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Authoritarianism Beyond the State

Participation
Institutions
WS02
Marlies Glasius
University of Amsterdam
David Lewis
University of Exeter

Abstract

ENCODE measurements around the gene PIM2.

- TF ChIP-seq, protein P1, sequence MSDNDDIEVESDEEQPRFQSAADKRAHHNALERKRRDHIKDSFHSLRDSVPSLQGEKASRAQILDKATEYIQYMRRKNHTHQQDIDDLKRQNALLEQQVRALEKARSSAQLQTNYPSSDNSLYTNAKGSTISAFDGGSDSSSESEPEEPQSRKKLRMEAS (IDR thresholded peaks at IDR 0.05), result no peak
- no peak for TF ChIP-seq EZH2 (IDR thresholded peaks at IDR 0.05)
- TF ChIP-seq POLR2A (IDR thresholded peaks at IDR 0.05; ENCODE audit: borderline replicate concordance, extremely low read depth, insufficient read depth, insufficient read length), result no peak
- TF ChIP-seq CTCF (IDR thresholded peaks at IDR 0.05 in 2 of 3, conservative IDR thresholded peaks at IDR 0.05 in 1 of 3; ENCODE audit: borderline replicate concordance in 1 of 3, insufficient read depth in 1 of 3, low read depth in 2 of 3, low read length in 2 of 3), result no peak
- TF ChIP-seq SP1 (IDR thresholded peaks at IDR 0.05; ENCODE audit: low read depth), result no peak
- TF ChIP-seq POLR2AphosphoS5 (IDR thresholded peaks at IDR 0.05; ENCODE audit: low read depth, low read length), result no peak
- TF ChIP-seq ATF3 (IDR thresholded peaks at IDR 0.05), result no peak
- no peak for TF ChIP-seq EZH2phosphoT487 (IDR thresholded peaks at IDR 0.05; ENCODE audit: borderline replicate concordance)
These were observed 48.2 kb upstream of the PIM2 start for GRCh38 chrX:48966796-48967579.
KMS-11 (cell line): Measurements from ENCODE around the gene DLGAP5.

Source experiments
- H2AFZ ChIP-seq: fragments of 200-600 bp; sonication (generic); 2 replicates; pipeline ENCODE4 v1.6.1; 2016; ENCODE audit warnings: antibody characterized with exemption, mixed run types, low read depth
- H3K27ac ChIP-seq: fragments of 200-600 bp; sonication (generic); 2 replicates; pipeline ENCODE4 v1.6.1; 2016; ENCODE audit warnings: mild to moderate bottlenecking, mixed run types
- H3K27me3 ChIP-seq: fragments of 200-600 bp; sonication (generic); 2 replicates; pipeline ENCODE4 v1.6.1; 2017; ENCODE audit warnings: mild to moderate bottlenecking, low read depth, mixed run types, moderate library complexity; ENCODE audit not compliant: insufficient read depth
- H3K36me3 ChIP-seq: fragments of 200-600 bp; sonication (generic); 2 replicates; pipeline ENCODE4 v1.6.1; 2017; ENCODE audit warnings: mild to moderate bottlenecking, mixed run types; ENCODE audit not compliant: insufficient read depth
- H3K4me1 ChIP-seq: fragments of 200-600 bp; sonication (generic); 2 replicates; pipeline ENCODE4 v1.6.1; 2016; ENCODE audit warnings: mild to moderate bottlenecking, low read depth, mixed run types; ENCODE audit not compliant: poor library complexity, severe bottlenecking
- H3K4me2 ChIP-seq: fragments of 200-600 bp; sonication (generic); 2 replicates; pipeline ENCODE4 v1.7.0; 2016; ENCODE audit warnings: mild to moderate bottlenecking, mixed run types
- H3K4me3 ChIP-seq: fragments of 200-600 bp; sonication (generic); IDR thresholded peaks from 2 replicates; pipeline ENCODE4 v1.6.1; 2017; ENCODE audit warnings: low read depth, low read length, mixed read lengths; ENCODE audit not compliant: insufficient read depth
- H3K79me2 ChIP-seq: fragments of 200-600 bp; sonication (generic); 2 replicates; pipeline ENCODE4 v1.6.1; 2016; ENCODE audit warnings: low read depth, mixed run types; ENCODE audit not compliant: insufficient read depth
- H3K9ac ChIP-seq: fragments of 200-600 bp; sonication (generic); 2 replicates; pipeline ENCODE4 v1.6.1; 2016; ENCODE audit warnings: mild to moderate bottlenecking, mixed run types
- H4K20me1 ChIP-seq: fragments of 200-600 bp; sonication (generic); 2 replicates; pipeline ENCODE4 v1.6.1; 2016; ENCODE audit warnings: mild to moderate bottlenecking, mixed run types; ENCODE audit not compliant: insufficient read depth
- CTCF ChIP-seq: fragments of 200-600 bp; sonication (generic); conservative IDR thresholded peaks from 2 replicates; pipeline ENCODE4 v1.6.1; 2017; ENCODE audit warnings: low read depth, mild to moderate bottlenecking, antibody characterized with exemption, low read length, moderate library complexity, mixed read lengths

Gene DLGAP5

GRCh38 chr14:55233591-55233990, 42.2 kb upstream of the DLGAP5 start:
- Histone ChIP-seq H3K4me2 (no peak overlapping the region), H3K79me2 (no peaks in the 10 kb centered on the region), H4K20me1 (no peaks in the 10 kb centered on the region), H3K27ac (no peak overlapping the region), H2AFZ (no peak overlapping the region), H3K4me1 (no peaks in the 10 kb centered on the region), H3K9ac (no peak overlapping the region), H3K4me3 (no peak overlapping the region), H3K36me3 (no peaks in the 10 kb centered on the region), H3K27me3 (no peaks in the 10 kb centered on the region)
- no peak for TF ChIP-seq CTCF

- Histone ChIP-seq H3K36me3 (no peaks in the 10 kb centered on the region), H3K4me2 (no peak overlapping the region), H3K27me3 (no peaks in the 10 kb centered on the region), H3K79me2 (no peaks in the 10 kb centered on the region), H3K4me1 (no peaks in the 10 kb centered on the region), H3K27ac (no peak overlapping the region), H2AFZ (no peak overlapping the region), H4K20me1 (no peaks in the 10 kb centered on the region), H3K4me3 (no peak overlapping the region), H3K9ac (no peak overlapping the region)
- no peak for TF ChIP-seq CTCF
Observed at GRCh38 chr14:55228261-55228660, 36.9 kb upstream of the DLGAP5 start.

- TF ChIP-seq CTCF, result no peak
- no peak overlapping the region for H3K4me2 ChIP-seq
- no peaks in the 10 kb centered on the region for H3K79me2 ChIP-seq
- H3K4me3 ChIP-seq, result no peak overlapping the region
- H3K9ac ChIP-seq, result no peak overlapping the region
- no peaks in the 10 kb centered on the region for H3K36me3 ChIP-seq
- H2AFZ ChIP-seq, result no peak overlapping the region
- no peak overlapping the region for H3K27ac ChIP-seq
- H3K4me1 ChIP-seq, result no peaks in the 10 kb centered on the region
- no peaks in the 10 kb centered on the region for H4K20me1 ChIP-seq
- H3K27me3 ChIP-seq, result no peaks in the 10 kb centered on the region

The research gap Political science has struggled to adequately understand and conceptualise the rise of authoritarianism in global politics in the first decades of the 21st century. Academic research continues to focus primarily on regime type, perceived primarily through the lens of the nation-state. The most basic divide has been between authoritarian states, associated with lack of accountability and high levels of coercion, and democratic states which have adequate accountability mechanisms and allow political life to take shape by way of freedom of association and freedom of expression. Simply focusing on regime type, however, has become increasingly unproductive for contemporary political scientists. In this workshop we open up the research agenda on comparative authoritarianism by addressing authoritarianism in ways that are no longer confined by the ‘territorial trap’ (Agnew, 1994) of the modern state. Since the early 2000s, political scientists have shown a renewed interest in the endurance of authoritarianism, but the orientation has been overwhelmingly domestic and comparative. While there is increasing attention to how states influence each other (Brownlee, 2012; Levitsky & Way, 2010; Tansey, 2016), the contemporaneous research on consequences of globalization has been largely ignored in this new authoritarianism literature. In the twenty-first century, empirical realities increasingly reveal these methodological nationalist (Wimmer & Glick Schiller, 2002; Beck & Sznaider, 2006) approaches to authoritarianism to be inadequate in a number of ways. First, processes of globalization have undermined the degree to which states, including authoritarian states, can be understood as closed and clearly bounded systems. The literature on globalisation, focusing on the transformation of state sovereignty from largely autonomous rule to embedding in systems of multi-level governance has concentrated on developed western democracies (Castells, 1996; Held & McGrew, 1999; Sassen, 2006; Scholte, 2000;) and to a lesser extent, fragile states and conflict zones (Kaldor, 1999; Duffield, 2001), but has neglected the authoritarian state. Authoritarian rule has proved durable, but its twenty-first century character is typified not by autarkic North Korea, but rather by relatively open, globalized states such as China, Qatar, or Turkey. New research is emerging, especially in the form of case studies, on how authoritarian rule is sustaining itself, but also being transformed, by these circumstances. In recent years we have seen studies on how authoritarian states have responded to population mobility (Brand, 2006; Dalmasso, 2017; Glasius, 2017; Lewis, 2015; Michaelsen, 2016; Moss, 2016), economic andfinancial globalization (Wong, 2012; Cooley & Heathershaw, 2017; Logvinenko, forthcoming), the rise of internet and social media (Anceschi, 2015; Deibert, 2015; Gunitsky, 2015; King, Pan & Roberts, 2013; Lynch, 2011; MacKinnon, 2011) and the spread of international education (Koch, 2014; 2016; Del Sordi, 2017) . But these studies mostly concern individual states, or they remain embedded in regional studies debates. Findings are yet to be more systematically compared or theorized. Second, the pairing between ‘liberal’ and ‘democracy’ can be less than ever taken for granted. No reader of political commentary in recent years could fail to notice a concern, perhaps even a panic, about a global tide of illiberalism that may now be affecting even established democracies. The commitments of democratically elected leaders such as Filippino President Duterte, Hungarian Prime Minister Orban, Indian Prime Minister Modi and of course US president Trump to liberal rights is clearly problematic. But regime type classifications only tell us that leaders such as Duterte, Modi, Orban or Trump were all (relatively) freely and fairly elected, and unless they dissolve parliament or steal elections, the respective regimes are not formally classed as authoritarian. New regime categories such as ‘illiberal democracy’ (Zakaria, 1997), ‘electoral authoritarianism’ (Schedler, 2006), ‘competitive authoritarianism’ (Levitsky & Way, 2010) or ‘delegative democracy’ (O’Donnell, 1994) only partially clarify these apparent contradictions. Recent publications on ‘backsliding’ (Lust & Waldner, 2015; Bermeo, 2016) and ‘authoritarian values’ among the electorate (Inglehart and Norris, 2017) attempt to understand these developments, but remain separated from insights from authoritarianism studies, for instance on legitimation (Burnell 2006; Gerschewski 2013; Dukalskis & Gerschewski, eds. 2017) or nationalist discourses (Kolstø & Blakkisrud, eds. 2016; Weiss, 2013). Finally, the worldwide trend towards more decentralized governance has created opportunities for the emergence of subnational regimes, which often differ markedly from the national regime. Empirically, we observe subnational authoritarian regimes within formally democratic states, where authoritarian practices characterize politics and the national government is either unable or unwilling to guarantee the democratic rights of citizens. The emerging literature on subnational authoritarianism (Gervasoni, 2010; Gibson, 2013; Giraudy, 2010; Harbers and Ingram, 2014; McMann, 2006; Sidel, 2016; with antecedents in Key, 1949; O’Donnell, 1993) helps to overcome the methodological nationalist bias in authoritarianism studies, but has been focused largely on the Latin American region, and overwhelmingly on electoral mechanisms. These variegated spaces are particularly notable where states face internal insurgencies: formal democracies such as Israel, Pakistan or Sri Lanka create non-democratic spaces as an essential element in modern counterinsurgency (Lewis, Heathershaw and Megoran, 2018). The national and especially transnational embedding of subnational authoritarianism remains undertheorized. why it matters Transcending the regime type approach, and judging the ‘authoritarianness’ of governments not solely by how they came to power, but also by what they do once there, and developing new understandings of the specific features of authoritarianism in a global age are important from an analytical as well from a normative perspective. Better understandings of what sustains authoritarian practices can help to advocate against them, and draw attention to populations who suffer from such practices. Secondly, when it comes to illiberalism in democratic contexts, we currently lack the tools to distinguish between tangible threats to democracy and interpretations imbued by left-liberal prejudice, because we have failed to define or operationalize ‘authoritarianism’ in ways that go beyond the national level and the fairness of elections. Turning our gaze on our own societies, we can come understand how authoritarian and illiberal practices unfold and evolve within democracies, and in transnational settings, and begin to see in what circumstances they thrive, and how they are best countered. research directions for the workshop The overall purpose of this workshop is to engage with the current research on comparative authoritarianism, while moving beyond exclusively statist approaches to authoritarianism. Over-arching questions we aim to address are how and to what extent the character of authoritarianism has changed over time, how and to what extent it is also manifested at sites other than the national state; and whether it is possible and fruitful to think in terms of authoritarian or illiberal practices in democratic contexts . The workshops envisages exploring such phenomena as extraterritorial authoritarianism, transnational authoritarianism, subnational authoritarianism, or public-private authoritarian partnerships. Empirical research and conceptual innovation along such lines will allow us to better understand the interactions between different forms of authoritarianism, and instances where different actors may engage in authoritarian practices together, ‘co-constituting authoritarianism’ (Brownlee, 2012, 4). Expected outcomes of the Workshop The intention of the workshop convenors is to sow seeds for new areas of empirical research and new theoretical and methodological approaches to authoritarianism and illiberalism. Rather than collecting the papers presented in a specific edited volume or special issue of a journal, they hope more broadly to inspire new avenues of research within and across different subfields of political science and adjacent disciplines. 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